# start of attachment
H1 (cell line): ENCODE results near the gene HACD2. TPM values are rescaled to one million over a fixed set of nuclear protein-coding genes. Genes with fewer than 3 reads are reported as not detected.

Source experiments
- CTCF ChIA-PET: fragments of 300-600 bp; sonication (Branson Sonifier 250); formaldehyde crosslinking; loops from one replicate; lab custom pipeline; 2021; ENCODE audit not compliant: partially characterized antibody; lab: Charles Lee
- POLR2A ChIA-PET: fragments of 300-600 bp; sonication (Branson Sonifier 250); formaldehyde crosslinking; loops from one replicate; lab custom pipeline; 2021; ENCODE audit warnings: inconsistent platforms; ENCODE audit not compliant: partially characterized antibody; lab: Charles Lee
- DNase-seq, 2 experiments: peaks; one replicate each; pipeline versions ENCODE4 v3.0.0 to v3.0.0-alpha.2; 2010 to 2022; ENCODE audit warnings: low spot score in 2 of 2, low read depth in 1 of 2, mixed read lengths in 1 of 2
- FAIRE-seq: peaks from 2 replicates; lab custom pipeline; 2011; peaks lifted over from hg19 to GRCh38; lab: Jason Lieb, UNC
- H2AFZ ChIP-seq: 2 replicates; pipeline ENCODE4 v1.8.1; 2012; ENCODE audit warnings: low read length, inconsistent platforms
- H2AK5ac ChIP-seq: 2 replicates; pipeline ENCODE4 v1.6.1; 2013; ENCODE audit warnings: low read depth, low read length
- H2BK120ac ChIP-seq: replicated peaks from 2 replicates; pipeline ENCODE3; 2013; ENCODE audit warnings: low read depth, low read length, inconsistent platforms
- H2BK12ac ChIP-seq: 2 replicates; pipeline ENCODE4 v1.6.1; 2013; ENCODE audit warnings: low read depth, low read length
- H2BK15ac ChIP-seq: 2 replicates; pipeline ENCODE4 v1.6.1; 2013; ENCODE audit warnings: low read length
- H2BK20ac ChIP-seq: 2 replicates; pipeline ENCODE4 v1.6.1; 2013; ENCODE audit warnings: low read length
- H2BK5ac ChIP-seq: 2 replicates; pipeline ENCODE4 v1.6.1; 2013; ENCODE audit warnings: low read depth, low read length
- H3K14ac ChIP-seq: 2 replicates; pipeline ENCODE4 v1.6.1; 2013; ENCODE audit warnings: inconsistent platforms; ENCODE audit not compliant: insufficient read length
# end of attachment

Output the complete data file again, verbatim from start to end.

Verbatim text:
H1 (cell line): ENCODE results near the gene HACD2. TPM values are rescaled to one million over a fixed set of nuclear protein-coding genes. Genes with fewer than 3 reads are reported as not detected.

Source experiments
- CTCF ChIA-PET: fragments of 300-600 bp; sonication (Branson Sonifier 250); formaldehyde crosslinking; loops from one replicate; lab custom pipeline; 2021; ENCODE audit not compliant: partially characterized antibody; lab: Charles Lee
- POLR2A ChIA-PET: fragments of 300-600 bp; sonication (Branson Sonifier 250); formaldehyde crosslinking; loops from one replicate; lab custom pipeline; 2021; ENCODE audit warnings: inconsistent platforms; ENCODE audit not compliant: partially characterized antibody; lab: Charles Lee
- DNase-seq, 2 experiments: peaks; one replicate each; pipeline versions ENCODE4 v3.0.0 to v3.0.0-alpha.2; 2010 to 2022; ENCODE audit warnings: low spot score in 2 of 2, low read depth in 1 of 2, mixed read lengths in 1 of 2
- FAIRE-seq: peaks from 2 replicates; lab custom pipeline; 2011; peaks lifted over from hg19 to GRCh38; lab: Jason Lieb, UNC
- H2AFZ ChIP-seq: 2 replicates; pipeline ENCODE4 v1.8.1; 2012; ENCODE audit warnings: low read length, inconsistent platforms
- H2AK5ac ChIP-seq: 2 replicates; pipeline ENCODE4 v1.6.1; 2013; ENCODE audit warnings: low read depth, low read length
- H2BK120ac ChIP-seq: replicated peaks from 2 replicates; pipeline ENCODE3; 2013; ENCODE audit warnings: low read depth, low read length, inconsistent platforms
- H2BK12ac ChIP-seq: 2 replicates; pipeline ENCODE4 v1.6.1; 2013; ENCODE audit warnings: low read depth, low read length
- H2BK15ac ChIP-seq: 2 replicates; pipeline ENCODE4 v1.6.1; 2013; ENCODE audit warnings: low read length
- H2BK20ac ChIP-seq: 2 replicates; pipeline ENCODE4 v1.6.1; 2013; ENCODE audit warnings: low read length
- H2BK5ac ChIP-seq: 2 replicates; pipeline ENCODE4 v1.6.1; 2013; ENCODE audit warnings: low read depth, low read length
- H3K14ac ChIP-seq: 2 replicates; pipeline ENCODE4 v1.6.1; 2013; ENCODE audit warnings: inconsistent platforms; ENCODE audit not compliant: insufficient read length